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I am using MDS40A motor driver(http://www.cytron.com.my/viewProduct.php?pcode=MDS40A&name=SmartDrive40) to drive a power window motor (12V, brushed motor) similar to the one at (http://www.cytron.com.my/viewProduct.php?pcode=MO-PW-R&name=Power%20Window%20Motor%20%28Wira%29%20-%20Right). I am using PWM generated by Arduino to control the speed of the motor. As I use lower value of PWM to get slower speed (the current gets reduced as well), the torque of the motor is drastically reduced. I am using Arduino Uno.

What I have understood is that with PWM, the voltage and current are not affected by the duty cycle. Torque depends on available current, while RPM depends on available current or amount of time it is ON. When the motor is ON, it resists load (accelerates) and when it's OFF it does not resist load (gets slowed by load/decelerates), hence RPM can be controlled by amount of time motor is ON, while torque stays at max due to max current at ON period.

I want to decrease the motor speed without losing the maximum torque. Can anyone help me on this? Can it be done with code?

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  • \$\begingroup\$ In addition to that, I used a 12V Lead Acid battery. The output current is only about 0.6A at max. I think this could be a problem as well. Should I replace the battery with another type? I have read that Lithium Polymer (LiPo) battery has a higher output current. Can someone advise me on this? I have made my hardware prototype. To add a gearbox would complicate the design. Is there any coding/programming method that I could give a try? \$\endgroup\$ – Robert Jun 20 '13 at 16:47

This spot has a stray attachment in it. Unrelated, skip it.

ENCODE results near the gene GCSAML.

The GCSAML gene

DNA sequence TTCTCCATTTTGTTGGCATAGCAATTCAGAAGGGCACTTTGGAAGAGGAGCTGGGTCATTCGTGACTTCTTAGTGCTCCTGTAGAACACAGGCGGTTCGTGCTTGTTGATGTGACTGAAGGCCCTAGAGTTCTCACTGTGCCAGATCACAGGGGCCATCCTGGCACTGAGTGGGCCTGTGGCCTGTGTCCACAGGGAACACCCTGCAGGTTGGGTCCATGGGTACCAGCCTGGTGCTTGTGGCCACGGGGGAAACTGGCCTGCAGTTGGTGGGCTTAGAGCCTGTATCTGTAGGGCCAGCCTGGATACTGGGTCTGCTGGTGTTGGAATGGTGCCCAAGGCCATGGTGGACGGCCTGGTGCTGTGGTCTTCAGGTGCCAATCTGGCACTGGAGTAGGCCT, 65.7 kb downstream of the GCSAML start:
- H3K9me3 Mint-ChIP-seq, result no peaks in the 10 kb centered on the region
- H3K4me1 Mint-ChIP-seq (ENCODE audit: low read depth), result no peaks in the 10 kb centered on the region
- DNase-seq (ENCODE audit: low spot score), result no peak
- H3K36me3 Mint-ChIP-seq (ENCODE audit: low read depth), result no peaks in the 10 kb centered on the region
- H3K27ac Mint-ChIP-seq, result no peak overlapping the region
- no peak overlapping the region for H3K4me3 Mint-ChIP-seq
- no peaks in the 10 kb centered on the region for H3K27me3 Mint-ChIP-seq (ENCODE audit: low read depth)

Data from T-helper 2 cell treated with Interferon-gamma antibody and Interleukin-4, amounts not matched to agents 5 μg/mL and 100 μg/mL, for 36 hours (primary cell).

• \$\begingroup\$ The cytron motor you linked has got a gearbox - it also has a full load current of 7A and a stall current of 20A - now what does that tell you about the battery you are using! As far as I know the only way to keep the torque high when loads try to reduce the speed is using ampere feedback using a series resistor to "up" the drive volts accordingly. \$\endgroup\$ – Andy aka Jun 20 '13 at 18:06
  • \$\begingroup\$ What are you trying to do? If you're trying to maintain a set speed (regardless of the load) you could use feedback. \$\endgroup\$ – Skaevola Jun 20 '13 at 20:05
  • \$\begingroup\$ Dear Skaevola, I have built a lower limb exoskeleton and I am using IMU as my sensor of choice. I am placing the sensors on my right 'good' limb to get the data. With the data (angle), I am moving my left 'bad' leg. I am also placing the IMU sensors on my left 'bad' leg to get feedback. Lets say my right 'good' leg moves forward, the data is captured and the motor rotates my limb according to the data captured. To achieve this, I need to lower the speed without losing the torque. \$\endgroup\$ – Robert Jun 21 '13 at 3:17
  • \$\begingroup\$ If you think the battery is part of the problem, add a link to it. Lead acid batteries in general can supply high currents; however those tend to be heavy. Look at "flight packs" - batteries for electric (RC) model aircraft - they tend to use (or abuse) smallish NiCd batteries at very high currents - sometimes 30 Amps or more. \$\endgroup\$ – Brian Drummond Jun 21 '13 at 7:40